The AHRC is not aware of any case where compensation has been awarded. For example, despite repeated appeals, no compensation, medical attention or trauma treatment were afforded to torture victim Haron Abubakar Buisan who is still detained in General Santos City. And although the Commission on Human Rights of the Philippines has decided to take up the complaint of torture victims Jejhon Macalinsal and his two companions, it has not issued recommendations for them to receive appropriate compensation and rehabilitation.

Families of the disappeared
There is also inadequate help for the families of disappeared victims. Reynaldo Manalo and his brother Raymond were forcibly abducted and subsequently disappeared on 14 February 2006 in San Ildefonso, Bulacan. Although relatives have tried to seek help from the military to locate the victims—despite having suspicions that the military could be involved—they were only told “not to worry and that they would coordinate with those [personnel] who took custody of the Manalo brothers”. The victims have not been seen since. Their relatives have also gone into hiding, fearing for their lives.

In another case the wife of labour leader Rogelio Concepcion, who was forcibly abducted and disappeared on 6 March 2006, is living in total insecurity. After Rogelio’s abduction, Marissa and her family noticed the suspicious movement of persons not known to them, who are believed to be closely watching them. Despite the high security risk that she and her family are facing, she has not received any protection or assistance. There has also been no help from the authorities to locate her husband, who has not been seen since he was abducted. As a result, the family lives in permanent fear.

There is also the case of journalist and activist Joey Estriber, who was abducted and forcibly disappeared on 3 March 2006. At around 6:20 pm, Estriber was on his way home, when he was dragged by four armed men towards a tinted maroon van parked nearby. As in previous cases, his whereabouts and fate remain unknown and his family has had difficulty finding assistance from government agencies.

Disappeared victims’ families can file habeas corpus petitions, but cannot indict perpetrators in court for the crime of disappearance despite strong circumstantial evidence showing the involvement of either the military or the police. Take the case of two student activists Sherlyn Cadapan and Karen Empeño and peasant Manuel Merino, who were abducted on 26 June 2006 in Hagonoy, Bulacan. Cadapan was pregnant at the time. Although the Supreme Court has granted the victims’ families petition for habeas corpus, requiring retired Major General Palparan and others to produce them in court, no progress has been made regarding their whereabouts.

In August and October 2006, six people were forcibly abducted by unknown persons and disappeared in separate incidents in Mindanao. One of them was later found dead with brutal torture marks on his body, while another was freed by his captors. Sitti, the wife of disappeared victim Cadir Malaydan, was with her husband when he was forcibly abducted by armed men in Monkayo, Compostela Valley on October 19. There has been no police investigation and no assistance for her to locate her husband. Another victim, Ustadz Habib Darupo, was released a day after he was abducted in Banaybanay, Davao Oriental on October 24, but only after being tortured by his captors. After his release, no protection was afforded to him and no assistance was given to help him recover from the extreme trauma that he experienced. Again, no effective investigation was conducted to identify the perpetrators. And although Ali Barabato’s body was found three days after he was abducted in Davao City on August 28, the whereabouts of his two companions remain unknown.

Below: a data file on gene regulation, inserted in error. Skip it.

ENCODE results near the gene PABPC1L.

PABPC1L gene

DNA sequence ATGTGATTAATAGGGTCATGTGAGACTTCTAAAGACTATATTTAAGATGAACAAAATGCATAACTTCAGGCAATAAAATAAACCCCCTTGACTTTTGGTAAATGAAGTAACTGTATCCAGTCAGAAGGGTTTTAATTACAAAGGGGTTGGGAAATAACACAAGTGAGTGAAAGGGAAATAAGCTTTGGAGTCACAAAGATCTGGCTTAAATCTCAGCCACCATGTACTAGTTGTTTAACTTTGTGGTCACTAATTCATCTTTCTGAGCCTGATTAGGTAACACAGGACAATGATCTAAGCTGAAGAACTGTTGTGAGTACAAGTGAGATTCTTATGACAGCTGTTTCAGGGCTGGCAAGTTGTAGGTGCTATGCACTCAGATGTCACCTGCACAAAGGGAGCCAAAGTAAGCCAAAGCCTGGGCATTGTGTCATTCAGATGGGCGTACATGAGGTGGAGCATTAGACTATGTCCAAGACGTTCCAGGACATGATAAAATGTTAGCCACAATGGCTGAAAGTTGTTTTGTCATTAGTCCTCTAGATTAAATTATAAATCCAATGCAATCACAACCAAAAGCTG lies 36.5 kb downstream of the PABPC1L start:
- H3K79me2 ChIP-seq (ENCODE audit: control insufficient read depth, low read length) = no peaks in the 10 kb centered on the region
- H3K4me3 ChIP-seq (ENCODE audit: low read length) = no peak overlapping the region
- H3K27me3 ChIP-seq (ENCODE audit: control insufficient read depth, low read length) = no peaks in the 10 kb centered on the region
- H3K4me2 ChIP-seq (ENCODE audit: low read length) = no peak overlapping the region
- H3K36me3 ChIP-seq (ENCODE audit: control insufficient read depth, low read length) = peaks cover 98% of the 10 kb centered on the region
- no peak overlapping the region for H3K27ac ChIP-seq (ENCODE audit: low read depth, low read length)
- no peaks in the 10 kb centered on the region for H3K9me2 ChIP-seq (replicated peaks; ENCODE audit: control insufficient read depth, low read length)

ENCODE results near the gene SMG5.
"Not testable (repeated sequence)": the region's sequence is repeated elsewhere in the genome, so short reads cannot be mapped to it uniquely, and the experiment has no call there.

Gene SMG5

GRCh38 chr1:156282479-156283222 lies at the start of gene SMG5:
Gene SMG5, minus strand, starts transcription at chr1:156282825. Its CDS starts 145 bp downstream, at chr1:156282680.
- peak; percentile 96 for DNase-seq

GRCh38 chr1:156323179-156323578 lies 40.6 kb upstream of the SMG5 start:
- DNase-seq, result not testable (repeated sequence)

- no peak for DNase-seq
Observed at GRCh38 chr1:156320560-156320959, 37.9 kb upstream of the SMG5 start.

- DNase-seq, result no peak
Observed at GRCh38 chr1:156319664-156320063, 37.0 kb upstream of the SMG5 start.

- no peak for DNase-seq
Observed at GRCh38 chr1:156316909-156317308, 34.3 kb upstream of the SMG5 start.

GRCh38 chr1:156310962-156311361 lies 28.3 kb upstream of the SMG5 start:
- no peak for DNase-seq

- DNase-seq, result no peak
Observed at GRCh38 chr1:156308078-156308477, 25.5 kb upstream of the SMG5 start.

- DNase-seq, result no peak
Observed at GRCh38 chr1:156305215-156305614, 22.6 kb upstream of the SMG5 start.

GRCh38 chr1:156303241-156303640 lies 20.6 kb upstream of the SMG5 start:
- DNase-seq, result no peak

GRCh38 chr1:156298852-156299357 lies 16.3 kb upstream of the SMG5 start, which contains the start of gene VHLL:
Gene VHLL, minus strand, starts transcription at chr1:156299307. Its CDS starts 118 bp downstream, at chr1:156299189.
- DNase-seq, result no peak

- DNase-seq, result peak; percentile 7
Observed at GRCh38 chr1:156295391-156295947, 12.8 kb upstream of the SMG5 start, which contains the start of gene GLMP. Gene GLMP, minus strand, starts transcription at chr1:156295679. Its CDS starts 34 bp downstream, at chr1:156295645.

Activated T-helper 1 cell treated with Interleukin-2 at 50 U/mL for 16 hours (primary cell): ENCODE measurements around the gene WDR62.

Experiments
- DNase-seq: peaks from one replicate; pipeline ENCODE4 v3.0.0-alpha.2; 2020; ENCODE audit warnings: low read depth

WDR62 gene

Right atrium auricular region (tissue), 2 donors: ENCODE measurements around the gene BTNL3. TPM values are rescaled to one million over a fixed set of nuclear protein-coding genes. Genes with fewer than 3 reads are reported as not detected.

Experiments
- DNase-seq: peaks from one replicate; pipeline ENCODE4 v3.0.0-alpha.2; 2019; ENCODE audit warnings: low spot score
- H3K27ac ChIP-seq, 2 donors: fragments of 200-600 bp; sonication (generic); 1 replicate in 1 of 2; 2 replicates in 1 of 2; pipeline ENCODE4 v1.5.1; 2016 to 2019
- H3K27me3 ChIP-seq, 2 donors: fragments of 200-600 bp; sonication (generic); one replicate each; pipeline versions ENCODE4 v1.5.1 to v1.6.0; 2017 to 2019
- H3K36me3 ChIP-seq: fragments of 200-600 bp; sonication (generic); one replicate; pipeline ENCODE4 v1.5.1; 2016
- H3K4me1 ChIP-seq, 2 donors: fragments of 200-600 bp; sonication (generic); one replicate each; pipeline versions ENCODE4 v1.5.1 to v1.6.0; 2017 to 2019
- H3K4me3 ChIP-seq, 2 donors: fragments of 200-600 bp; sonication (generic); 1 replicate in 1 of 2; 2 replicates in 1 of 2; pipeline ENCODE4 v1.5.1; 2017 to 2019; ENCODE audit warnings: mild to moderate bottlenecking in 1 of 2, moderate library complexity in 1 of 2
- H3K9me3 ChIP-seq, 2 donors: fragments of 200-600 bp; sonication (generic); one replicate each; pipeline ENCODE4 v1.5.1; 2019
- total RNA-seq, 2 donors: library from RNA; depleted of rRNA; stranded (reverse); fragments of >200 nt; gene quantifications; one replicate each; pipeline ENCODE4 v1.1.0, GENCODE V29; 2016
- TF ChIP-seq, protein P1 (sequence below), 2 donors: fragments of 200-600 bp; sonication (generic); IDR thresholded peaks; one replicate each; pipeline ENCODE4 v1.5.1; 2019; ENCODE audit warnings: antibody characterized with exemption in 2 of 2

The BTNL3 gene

The Philippines is a signatory to the 1992 Declaration on the Protection of All Persons from Enforced Disappearance. In view of the fact that state agents and others acting on their behalf in the Philippines are known to routinely abduct and disappear persons, there should have been a far greater sense of urgency in enacting a domestic law on forced disappearances. However, House Bill 1556, an Act Defining and Penalizing the Crime of Enforced or Involuntary Disappearance, is yet to be approved.

The ongoing human rights crisis in the Philippines indicates a collapse of the rule of law in the country. While the government claims to uphold human rights and democracy before the international community, including the United Nations, at home there is no possibility for most victims of gross abuses of human rights to get justice and redress. The culture of impunity, including state and non-state actors, is so rife that victims have already lost faith in the government’s criminal justice system. There is extreme fear amongst the victims that exacerbates the deep-rooted culture of silence and unwillingness to fight back, in the country. Those victims who dare to fight back or even to encourage and serve others to assert their own rights are subjected to torture, death threats, disappearance or extrajudicial execution.

Although the abolition of the death penalty in April indicates in theory a respect for the right to life, this has no meaning to the victims of extrajudicial killings and their families. The government is failing to effectively address these killings.

Prior to its election to the UN Human Rights Council, the government of the Philippines pledged to uphold human rights to “the highest norms and standards”. This must seem like a sick joke for most of the country’s people. There is a need for a rigorous international campaign to deepen understanding of what is actually going on in the country. Unless false claims and pretences are confronted and dispelled, the culture of impunity and attacks on human rights and democracy will only continue.

This article consists of edited extracts from the 2006 Annual Human Rights Report of the Asian Human Rights Commission, issued on 10 December 2006. The full text of the Philippines chapter is available online at: